One really annoying thing about WinForms is that there's no built in support for transparency for controls. If you want to create a label and want it to blend into any custom background colors this isn't inherently supported. Although there's a static Color.Transparent color property, when you apply to a label on a form it doesn't actually do anything - you get the same default background color (inherited fro the parent) applied instead.
If you're using the text on top of something that is a solid and named color you can usually make this work by looking at the container' BackColor property in code and just inheriting that:
this.lblVersion.BackColor = this.lblVersion.Parent.BackColor;
in code to inherit the background color dynamically.
However that won't work if your background is an image or some sort of gradient or the content overlays more than one single color or control.
For images there's a workaround though: You can use a PictureBox or Image control and make the label a child of that control:
this.lblVersion.Parent = this.SplashImage;
this.lblVersion.BackColor = Color.Transparent;
You can do this in the constructor after InitializeComponent or even in the Form's Load. Note however that using this approach will cause the label's coordinates now to become relative to the Image or PictureBox control, so you effectively lose the ability to lay out the label in the designer in the correctly location - the label will be stuck as form relative rather than a picture box relevant component.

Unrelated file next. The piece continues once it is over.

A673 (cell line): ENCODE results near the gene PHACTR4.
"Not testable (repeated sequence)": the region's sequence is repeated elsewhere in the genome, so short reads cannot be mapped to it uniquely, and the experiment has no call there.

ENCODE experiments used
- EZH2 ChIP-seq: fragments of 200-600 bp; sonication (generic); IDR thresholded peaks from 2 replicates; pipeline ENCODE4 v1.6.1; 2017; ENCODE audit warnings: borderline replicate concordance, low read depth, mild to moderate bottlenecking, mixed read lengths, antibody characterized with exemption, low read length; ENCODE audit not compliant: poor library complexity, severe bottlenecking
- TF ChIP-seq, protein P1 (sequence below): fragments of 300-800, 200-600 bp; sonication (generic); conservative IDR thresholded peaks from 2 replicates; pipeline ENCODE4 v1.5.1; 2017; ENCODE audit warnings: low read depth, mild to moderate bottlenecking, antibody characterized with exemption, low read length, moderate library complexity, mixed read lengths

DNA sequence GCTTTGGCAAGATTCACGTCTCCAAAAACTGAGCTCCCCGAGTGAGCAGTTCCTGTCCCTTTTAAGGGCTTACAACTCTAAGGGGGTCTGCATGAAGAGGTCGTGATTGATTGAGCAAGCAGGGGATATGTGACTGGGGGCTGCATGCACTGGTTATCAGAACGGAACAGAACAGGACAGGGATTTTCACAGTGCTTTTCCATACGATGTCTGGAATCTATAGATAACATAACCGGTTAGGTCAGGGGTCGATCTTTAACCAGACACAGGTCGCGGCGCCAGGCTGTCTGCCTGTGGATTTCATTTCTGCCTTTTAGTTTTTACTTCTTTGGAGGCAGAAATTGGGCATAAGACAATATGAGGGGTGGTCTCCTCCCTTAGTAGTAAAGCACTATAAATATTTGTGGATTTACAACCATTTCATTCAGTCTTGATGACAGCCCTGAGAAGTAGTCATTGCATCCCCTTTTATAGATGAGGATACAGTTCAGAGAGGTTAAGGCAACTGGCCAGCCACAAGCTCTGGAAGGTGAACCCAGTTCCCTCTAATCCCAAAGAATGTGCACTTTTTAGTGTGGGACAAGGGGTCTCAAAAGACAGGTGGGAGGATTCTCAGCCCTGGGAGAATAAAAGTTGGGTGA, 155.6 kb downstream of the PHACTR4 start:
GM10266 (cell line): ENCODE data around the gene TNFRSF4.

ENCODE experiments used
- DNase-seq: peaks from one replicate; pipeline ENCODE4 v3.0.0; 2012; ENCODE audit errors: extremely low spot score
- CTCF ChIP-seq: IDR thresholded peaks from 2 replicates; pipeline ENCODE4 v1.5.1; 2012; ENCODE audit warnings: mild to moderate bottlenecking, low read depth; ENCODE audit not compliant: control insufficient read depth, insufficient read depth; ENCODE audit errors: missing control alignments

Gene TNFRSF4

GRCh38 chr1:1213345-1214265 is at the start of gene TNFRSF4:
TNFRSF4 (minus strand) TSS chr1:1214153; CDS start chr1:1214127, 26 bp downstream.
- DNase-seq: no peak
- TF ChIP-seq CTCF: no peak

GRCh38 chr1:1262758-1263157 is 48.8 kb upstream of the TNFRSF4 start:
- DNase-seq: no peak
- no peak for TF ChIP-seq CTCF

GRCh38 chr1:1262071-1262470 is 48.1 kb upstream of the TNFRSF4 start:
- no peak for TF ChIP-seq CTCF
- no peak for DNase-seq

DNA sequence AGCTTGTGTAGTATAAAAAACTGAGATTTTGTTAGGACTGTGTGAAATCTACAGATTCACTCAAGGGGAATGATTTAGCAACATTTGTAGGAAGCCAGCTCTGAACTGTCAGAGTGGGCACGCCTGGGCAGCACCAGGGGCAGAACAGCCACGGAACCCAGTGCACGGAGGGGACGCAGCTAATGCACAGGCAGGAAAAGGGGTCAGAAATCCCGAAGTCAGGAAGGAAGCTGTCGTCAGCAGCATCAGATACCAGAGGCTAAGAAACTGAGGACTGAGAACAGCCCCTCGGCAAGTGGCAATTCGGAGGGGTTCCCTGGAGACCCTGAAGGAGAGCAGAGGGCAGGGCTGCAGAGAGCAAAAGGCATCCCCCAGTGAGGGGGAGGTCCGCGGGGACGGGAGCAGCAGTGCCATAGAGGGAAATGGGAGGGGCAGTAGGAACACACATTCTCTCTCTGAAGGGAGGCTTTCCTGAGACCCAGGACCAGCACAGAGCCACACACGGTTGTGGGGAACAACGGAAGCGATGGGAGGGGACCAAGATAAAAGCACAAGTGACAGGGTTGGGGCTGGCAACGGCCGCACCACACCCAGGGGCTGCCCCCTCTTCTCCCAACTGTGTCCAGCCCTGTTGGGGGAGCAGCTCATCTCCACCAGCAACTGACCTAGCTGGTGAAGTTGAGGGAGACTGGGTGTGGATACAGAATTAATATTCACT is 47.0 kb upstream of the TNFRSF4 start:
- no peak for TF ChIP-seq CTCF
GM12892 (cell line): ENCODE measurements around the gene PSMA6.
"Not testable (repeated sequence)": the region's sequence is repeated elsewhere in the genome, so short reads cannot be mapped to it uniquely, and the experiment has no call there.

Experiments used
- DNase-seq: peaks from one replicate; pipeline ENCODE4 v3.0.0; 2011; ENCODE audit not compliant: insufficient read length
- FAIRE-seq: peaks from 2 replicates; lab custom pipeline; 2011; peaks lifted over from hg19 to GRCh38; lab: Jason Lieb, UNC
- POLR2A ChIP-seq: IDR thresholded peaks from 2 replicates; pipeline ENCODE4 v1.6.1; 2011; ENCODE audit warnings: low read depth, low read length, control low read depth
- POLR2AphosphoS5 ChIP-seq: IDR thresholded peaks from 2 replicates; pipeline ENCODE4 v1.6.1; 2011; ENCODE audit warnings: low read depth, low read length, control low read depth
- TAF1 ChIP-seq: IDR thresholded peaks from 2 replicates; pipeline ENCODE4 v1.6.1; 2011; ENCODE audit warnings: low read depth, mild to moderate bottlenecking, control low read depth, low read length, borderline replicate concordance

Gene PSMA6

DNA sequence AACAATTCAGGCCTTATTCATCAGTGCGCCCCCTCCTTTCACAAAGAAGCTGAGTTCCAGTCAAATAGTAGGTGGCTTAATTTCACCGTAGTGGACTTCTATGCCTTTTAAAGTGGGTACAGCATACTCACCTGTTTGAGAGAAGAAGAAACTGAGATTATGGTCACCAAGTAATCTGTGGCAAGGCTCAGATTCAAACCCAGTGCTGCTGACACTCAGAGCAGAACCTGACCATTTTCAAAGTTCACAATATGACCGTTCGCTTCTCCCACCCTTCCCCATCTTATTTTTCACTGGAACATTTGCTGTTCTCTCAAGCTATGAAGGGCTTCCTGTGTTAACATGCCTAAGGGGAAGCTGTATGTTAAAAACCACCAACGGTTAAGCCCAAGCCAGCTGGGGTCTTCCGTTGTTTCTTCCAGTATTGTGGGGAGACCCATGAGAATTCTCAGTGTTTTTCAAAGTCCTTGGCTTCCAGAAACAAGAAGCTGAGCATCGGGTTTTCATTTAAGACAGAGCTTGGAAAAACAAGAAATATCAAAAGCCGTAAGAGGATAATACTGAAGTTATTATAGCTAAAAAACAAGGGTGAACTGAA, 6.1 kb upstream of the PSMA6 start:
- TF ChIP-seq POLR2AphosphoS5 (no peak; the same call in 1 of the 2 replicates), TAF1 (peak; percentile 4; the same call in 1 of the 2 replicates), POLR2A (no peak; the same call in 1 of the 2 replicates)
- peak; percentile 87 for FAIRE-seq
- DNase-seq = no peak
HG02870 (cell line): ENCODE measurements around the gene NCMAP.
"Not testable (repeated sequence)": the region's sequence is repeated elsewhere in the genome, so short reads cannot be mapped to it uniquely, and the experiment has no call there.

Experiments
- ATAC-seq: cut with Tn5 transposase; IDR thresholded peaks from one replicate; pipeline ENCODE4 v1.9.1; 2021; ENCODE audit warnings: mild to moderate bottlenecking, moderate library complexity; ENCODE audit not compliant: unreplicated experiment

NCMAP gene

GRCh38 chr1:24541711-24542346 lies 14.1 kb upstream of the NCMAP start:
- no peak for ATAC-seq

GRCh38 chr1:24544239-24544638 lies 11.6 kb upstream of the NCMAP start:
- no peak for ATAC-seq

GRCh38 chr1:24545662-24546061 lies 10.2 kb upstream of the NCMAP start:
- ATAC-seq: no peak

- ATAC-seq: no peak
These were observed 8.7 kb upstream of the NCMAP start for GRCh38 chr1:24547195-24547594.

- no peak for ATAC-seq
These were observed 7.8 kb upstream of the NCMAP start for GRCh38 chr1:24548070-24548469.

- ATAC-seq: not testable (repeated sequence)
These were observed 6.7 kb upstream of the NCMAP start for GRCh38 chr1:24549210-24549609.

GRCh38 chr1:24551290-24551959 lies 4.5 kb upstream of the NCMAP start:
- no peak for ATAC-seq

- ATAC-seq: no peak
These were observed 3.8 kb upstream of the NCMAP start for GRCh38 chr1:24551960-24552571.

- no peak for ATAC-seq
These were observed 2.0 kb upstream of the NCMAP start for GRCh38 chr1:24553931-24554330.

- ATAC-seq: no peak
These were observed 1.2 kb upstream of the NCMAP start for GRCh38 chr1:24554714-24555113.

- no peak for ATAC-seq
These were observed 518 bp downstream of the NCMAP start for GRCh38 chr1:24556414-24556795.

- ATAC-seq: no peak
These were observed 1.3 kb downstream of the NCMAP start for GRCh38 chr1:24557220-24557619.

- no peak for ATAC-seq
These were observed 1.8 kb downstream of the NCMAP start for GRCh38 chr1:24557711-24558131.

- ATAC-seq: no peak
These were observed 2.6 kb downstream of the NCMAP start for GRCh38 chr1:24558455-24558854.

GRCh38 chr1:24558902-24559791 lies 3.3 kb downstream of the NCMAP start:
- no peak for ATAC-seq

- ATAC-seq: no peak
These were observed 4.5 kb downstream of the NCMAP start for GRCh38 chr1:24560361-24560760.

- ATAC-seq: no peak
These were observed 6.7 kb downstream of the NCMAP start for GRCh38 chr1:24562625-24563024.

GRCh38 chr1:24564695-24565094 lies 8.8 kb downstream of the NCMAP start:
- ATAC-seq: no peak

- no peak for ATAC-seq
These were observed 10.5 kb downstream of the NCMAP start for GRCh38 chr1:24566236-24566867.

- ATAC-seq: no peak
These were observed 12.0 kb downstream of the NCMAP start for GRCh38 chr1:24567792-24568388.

If all else fails you can also create use raw GDI+ code to draw the label onto the form at the specified position form location. As it turns out it's not terribly difficult to do this: Here's a TransparentLabel class that does this. Didn't test this extensively (and the author warns of some possible rendering inconsistencies) but I plugged it into several of my simple scenarios of overlaying a label on top of various graphics this worked just fine.
Seems kind of odd that Microsoft didn't support transparency for controls natively in WinForms especially given that Color.Transparent is actually allowed. I haven't looked at how WinForms renders but it probably uses GDI+ at some point so rendering transparent backgrounds shouldn't exactly be rocket science. I suspect it has something to do related with font smoothing in Windows but who knows <g>.
Anyway - this is nothing new, but it's something I keep running into with the little bit of WinForms development that I do. Hopefully it'll be helpful for a few of you as well.
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